Important: Our visiting policy has changed. Check here for more information.

Latest News 18 March 2020 | Lesley Hinson estimates she saw up to 60 women a year during her 29 years as a community midwife.

It was a privilege to work with every one of them, she says.

'“You knew the family, you knew the circumstances. You had a relationship and they trusted you.  I learned so much from the continuity. Now I get invited to birthday parties and weddings,” Lesley says.

Lesley, who is retiring this year (aptly during the Year of the Nurse and Midwife) provided midwifery care from early pregnancy to six weeks after birth to women across the Counties Manukau region.

 There are many highlights of her long career, among them having a police car escort her as she drove a labouring woman to hospital.

''A mum of 32 weeks phoned me about terrible pain in her thighs. Knowing this could be contractions and premature labour, I quickly visited her home and made an assessment. She lived near Middlemore so I made the decision to put her in my car and drive rather than wait for an ambulance. I phoned ahead to the Birthing and Assessment unit.

“On the way, a police car started following me, which turned into an escort with full flashing lights when the officer recognised the situation.”

In another case, a mother described her infant as being “too good” which sent alarm bells to the seasoned health professional.  The sleepy and unfussy child was soon discovered to have a heart problem.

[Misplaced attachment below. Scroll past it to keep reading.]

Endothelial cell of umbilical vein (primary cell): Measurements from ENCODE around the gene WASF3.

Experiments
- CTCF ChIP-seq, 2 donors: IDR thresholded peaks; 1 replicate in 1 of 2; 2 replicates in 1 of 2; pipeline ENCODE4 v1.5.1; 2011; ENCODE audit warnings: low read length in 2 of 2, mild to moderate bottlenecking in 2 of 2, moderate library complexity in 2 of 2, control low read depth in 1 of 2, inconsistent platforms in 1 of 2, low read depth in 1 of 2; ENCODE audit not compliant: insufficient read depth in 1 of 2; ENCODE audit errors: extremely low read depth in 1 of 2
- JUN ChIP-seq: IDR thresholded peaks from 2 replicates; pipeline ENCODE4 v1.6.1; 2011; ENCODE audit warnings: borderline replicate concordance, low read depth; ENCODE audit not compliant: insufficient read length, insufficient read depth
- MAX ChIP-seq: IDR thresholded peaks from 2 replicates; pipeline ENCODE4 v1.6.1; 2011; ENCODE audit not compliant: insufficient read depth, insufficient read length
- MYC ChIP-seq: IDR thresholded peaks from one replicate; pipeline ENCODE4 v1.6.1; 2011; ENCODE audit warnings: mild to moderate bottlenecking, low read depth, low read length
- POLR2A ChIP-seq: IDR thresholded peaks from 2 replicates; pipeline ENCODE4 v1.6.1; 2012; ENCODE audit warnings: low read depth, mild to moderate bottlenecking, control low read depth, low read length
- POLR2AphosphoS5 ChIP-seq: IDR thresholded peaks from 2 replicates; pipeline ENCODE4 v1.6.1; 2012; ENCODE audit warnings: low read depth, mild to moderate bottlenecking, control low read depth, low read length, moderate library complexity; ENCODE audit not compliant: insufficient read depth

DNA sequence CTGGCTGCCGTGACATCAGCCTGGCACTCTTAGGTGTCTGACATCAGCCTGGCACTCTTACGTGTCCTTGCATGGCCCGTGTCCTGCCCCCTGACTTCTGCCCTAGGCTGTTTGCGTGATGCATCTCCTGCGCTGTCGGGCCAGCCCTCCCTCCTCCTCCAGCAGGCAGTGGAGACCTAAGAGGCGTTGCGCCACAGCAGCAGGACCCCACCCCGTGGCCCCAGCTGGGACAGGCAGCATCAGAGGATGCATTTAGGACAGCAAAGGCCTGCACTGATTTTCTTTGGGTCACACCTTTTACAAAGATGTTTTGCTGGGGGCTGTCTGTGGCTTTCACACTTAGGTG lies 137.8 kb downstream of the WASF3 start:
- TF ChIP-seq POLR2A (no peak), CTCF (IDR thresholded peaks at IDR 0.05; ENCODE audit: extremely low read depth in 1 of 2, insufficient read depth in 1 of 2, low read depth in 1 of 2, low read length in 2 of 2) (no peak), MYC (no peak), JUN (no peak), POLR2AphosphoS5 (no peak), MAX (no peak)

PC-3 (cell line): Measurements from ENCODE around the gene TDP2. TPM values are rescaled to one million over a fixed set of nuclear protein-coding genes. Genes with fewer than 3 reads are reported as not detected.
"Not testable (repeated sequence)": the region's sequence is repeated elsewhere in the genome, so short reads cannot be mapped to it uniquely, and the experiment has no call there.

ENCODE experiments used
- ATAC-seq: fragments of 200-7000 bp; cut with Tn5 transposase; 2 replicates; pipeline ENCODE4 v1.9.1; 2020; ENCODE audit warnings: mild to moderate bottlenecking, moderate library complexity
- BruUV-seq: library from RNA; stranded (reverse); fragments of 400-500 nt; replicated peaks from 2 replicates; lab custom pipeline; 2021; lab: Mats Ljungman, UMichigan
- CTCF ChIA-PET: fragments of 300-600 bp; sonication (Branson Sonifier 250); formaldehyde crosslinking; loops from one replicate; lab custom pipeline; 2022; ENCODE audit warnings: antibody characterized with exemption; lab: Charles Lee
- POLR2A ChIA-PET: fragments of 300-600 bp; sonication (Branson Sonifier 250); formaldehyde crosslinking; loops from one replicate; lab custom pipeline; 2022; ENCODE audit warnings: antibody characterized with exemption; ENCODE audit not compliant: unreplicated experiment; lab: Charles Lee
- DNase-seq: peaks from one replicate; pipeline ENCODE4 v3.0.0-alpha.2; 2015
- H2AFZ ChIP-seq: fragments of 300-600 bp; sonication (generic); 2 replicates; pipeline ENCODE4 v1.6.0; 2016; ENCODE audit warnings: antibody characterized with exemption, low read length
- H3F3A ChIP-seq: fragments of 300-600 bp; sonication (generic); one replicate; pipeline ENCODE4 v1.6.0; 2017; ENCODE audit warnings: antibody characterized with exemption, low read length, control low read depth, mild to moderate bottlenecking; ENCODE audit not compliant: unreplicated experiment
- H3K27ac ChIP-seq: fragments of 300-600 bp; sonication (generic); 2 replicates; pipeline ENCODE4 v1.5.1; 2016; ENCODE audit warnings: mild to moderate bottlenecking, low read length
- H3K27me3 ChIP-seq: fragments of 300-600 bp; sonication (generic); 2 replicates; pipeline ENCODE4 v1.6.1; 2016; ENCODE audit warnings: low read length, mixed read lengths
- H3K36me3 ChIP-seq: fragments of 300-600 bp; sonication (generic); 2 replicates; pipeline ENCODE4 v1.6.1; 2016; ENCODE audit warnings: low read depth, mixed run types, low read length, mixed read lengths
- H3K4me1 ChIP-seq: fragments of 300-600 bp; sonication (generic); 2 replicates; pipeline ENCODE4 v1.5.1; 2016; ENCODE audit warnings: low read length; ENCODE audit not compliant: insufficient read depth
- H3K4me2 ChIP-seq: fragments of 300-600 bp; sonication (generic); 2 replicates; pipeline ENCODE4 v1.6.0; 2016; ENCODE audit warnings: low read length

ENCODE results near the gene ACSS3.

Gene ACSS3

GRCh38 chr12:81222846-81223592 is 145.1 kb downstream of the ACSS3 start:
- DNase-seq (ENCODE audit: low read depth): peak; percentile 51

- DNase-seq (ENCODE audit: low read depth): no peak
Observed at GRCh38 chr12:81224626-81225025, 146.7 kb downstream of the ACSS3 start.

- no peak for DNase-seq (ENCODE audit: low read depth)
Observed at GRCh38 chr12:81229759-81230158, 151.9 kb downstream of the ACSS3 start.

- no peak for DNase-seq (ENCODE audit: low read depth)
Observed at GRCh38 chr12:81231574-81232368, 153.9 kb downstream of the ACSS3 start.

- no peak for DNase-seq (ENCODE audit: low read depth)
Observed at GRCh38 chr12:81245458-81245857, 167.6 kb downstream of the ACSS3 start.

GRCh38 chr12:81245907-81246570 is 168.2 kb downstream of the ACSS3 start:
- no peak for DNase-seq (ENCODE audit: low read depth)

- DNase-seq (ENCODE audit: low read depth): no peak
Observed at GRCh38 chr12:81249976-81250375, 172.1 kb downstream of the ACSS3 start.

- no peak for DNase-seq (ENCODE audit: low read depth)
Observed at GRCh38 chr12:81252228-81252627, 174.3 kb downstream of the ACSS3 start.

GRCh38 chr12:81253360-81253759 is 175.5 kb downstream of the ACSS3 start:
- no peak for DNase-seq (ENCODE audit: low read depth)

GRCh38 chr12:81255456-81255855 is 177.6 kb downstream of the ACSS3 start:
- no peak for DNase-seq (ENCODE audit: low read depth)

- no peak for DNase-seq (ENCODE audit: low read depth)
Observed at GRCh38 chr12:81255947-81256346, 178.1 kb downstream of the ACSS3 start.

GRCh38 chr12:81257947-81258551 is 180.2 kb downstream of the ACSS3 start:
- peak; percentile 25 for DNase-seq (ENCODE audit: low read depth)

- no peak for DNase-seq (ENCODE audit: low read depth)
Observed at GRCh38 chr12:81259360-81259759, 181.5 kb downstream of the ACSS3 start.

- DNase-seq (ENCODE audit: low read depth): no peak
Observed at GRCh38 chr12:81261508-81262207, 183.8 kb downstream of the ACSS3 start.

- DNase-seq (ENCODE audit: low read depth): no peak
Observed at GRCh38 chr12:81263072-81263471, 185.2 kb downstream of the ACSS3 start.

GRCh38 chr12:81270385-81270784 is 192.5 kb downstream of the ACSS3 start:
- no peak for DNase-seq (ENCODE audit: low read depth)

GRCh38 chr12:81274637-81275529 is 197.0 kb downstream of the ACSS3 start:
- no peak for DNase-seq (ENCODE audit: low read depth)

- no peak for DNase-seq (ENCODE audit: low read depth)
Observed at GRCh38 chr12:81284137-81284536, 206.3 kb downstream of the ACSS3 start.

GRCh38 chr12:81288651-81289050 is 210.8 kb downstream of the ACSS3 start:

“I learned to listen to the mums and trust their instincts.”

Lesley says a lot of people don’t realise the extent of training midwives undergo.

“As health professionals we recognise we never stop learning. We learn from each other. The French word for midwife is Sage Femme, which translates literally as ‘wise woman”’.

Over the years, Lesley has noticed one of the biggest changes in the industry has been the impact of dramatic TV programmes and social media posts on new mothers and their expectations of birth.

Most births, she says, are straightforward and do not require intervention. Often the only time midwifery is covered in the media is when things go wrong and the good stories don’t get published, which can heighten women’s anxiety.

Originally from Liverpool in the UK where she first trained to be a midwife, she acknowledges there are challenges facing the CM Health population directly related to poverty and housing.

“At the moment there are growing numbers of people with medical problems. Sadly so many people are in the highest deprivation level in terms of housing and access to affordable nutrition. Consequently they are far more vulnerable to complications such as diabetes before they even get pregnant.”

Lesley is winding down her extensive career by working casually at the Botany Birthing Unit.

When she does fully retire she will relish spending more time with her seven grandchildren and  other family and friends.

Less than a minute to read Communications Team

Last modified: